How to build Microservices wrong

By Vladimir Khorikov

Microservices have got a lot of traction last year. It’s always interesting to read about success stories other people have; they tend to inspire you to try this new trend out in your own project.

However, there are several traps you can fall into if you follow this trend without deep understanding of its fundamentals. Today, I’ll share some bad practices I saw one particular company used on its way to adopt microservices architecture.

Bad practice #1: External architect

One of the most important attributes of microservices is product team responsibility. That is, the team that builds a microservice has to own it and take full responsibility for it.

The company I write about had a separate architect instructing teams how they should implement their microservices. His daily job was designing architecture for new features, deciding what 3rd party libraries and products they should use and so on. Those teams then implemented these decisions in code.

Such approach has a devastating effect. Developers don’t feel themselves responsible for the product they develop. Moreover, as the architect tries to manage multiple teams, he doesn’t have enough time to dive into development process. It leads to breaking the feedback loop as the architect doesn’t spend enough time on the product to analyse how his decisions affect the code. Such approach actually has its own name given by Joel Spolsky: hit and run micromanagement.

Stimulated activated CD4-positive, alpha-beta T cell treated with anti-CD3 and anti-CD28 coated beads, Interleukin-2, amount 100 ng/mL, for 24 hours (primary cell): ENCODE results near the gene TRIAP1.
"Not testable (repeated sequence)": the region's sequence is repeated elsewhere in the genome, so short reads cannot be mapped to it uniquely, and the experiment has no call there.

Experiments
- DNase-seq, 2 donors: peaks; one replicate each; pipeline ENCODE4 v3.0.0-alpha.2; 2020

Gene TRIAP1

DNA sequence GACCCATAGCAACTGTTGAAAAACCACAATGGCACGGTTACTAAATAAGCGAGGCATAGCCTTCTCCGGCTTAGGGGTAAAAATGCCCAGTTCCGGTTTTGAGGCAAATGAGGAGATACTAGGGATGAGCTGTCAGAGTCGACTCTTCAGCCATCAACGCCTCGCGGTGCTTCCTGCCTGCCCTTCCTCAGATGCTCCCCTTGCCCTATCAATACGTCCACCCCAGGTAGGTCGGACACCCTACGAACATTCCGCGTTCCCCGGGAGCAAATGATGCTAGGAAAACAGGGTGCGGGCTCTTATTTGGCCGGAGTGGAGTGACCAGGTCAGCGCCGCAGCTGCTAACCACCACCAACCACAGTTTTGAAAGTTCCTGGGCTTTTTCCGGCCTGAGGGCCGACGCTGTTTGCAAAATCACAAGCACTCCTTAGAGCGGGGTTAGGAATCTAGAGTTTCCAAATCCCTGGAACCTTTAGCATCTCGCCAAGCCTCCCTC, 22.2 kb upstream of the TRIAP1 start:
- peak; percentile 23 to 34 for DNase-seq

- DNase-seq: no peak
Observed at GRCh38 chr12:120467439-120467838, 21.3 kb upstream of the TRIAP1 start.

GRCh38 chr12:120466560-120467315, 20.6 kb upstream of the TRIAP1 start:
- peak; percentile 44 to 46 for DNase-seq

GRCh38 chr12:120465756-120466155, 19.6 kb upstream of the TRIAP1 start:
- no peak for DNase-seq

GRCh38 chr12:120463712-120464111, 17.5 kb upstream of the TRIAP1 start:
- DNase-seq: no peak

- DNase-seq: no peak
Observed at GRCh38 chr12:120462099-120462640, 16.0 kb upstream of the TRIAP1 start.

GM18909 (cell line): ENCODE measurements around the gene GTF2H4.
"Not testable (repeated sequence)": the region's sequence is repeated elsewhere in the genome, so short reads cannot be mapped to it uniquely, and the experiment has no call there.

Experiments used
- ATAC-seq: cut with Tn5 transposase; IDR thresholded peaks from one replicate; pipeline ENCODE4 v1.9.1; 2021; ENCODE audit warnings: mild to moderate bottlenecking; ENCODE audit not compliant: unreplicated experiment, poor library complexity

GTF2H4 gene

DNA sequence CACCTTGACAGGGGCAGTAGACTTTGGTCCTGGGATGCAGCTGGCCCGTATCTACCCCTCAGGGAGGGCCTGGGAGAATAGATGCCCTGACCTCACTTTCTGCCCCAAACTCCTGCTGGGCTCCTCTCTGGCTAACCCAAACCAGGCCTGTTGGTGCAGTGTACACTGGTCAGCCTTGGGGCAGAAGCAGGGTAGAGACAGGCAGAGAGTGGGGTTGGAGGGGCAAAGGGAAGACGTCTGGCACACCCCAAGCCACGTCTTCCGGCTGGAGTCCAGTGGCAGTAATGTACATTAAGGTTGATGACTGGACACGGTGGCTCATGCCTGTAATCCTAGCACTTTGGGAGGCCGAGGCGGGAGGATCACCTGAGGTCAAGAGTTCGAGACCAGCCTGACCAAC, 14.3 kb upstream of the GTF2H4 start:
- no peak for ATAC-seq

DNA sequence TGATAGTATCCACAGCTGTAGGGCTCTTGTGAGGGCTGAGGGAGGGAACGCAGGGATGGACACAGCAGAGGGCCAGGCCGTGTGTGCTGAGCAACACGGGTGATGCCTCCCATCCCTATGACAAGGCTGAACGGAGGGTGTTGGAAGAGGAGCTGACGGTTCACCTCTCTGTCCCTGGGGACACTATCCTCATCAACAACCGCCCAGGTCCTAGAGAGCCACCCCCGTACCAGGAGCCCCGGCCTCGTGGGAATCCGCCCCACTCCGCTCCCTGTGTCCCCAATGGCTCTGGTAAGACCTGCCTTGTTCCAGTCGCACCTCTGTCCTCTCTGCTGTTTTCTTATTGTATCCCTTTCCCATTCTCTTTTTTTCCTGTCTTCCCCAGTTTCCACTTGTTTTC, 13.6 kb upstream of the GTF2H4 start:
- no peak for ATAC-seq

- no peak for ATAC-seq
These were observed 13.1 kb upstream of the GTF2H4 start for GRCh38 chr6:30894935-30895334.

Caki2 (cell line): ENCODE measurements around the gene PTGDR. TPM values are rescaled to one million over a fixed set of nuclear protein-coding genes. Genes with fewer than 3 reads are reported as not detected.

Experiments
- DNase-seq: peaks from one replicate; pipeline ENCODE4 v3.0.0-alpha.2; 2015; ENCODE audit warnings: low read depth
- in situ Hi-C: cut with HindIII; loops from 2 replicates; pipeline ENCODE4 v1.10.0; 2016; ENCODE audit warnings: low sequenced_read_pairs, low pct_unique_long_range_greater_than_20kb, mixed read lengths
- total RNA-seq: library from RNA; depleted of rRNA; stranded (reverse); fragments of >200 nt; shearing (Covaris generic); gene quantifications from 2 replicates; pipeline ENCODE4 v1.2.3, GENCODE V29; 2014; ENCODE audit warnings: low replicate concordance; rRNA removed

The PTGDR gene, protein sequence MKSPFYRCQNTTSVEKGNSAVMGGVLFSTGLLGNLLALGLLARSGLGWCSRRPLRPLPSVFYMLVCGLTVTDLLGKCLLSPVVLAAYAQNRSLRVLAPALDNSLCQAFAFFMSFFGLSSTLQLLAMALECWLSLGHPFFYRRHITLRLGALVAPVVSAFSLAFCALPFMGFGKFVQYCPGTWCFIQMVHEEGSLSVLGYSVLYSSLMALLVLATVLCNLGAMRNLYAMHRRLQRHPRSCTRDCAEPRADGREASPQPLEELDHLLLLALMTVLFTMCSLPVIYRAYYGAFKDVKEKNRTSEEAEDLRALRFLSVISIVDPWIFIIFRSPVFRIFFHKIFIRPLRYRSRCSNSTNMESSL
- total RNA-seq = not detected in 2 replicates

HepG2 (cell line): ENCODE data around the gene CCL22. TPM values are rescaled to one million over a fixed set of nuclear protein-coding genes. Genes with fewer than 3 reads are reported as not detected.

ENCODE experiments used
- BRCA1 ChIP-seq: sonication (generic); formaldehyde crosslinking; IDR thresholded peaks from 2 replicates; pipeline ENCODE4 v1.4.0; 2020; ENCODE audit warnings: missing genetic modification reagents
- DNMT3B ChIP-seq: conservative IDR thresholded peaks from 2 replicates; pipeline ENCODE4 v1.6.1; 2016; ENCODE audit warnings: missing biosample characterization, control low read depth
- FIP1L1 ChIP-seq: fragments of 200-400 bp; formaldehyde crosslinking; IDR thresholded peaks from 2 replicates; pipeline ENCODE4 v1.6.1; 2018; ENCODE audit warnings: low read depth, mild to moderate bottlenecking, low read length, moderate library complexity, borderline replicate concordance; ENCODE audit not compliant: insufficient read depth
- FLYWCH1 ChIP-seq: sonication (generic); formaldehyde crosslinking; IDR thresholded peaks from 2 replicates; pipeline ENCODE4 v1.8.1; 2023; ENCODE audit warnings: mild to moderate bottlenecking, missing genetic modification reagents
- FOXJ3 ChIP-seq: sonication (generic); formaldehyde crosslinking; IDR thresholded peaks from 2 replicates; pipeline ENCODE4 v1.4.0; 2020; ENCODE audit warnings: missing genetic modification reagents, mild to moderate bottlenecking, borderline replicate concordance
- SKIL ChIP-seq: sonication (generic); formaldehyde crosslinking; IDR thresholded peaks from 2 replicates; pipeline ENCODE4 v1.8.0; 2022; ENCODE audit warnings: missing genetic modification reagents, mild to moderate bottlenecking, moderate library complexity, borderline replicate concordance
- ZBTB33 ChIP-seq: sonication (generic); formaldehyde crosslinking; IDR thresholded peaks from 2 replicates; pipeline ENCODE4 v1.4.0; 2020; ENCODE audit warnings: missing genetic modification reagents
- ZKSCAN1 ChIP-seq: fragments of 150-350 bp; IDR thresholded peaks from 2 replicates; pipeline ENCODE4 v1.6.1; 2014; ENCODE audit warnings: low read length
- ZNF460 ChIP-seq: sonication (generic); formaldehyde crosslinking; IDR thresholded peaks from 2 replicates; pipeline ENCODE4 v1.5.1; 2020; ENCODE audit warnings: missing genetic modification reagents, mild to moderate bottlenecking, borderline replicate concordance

Can this situation be fixed? Sure. The architect should delegate the right of making decisions to the teams. Instead of trying to be a lead developer for each of them, the architect has to become an internal consultant. That is, giving advices about how functionality may be implemented, he shouldn’t insist that his opinion is the one they must follow. The team has to make the final decision by its own.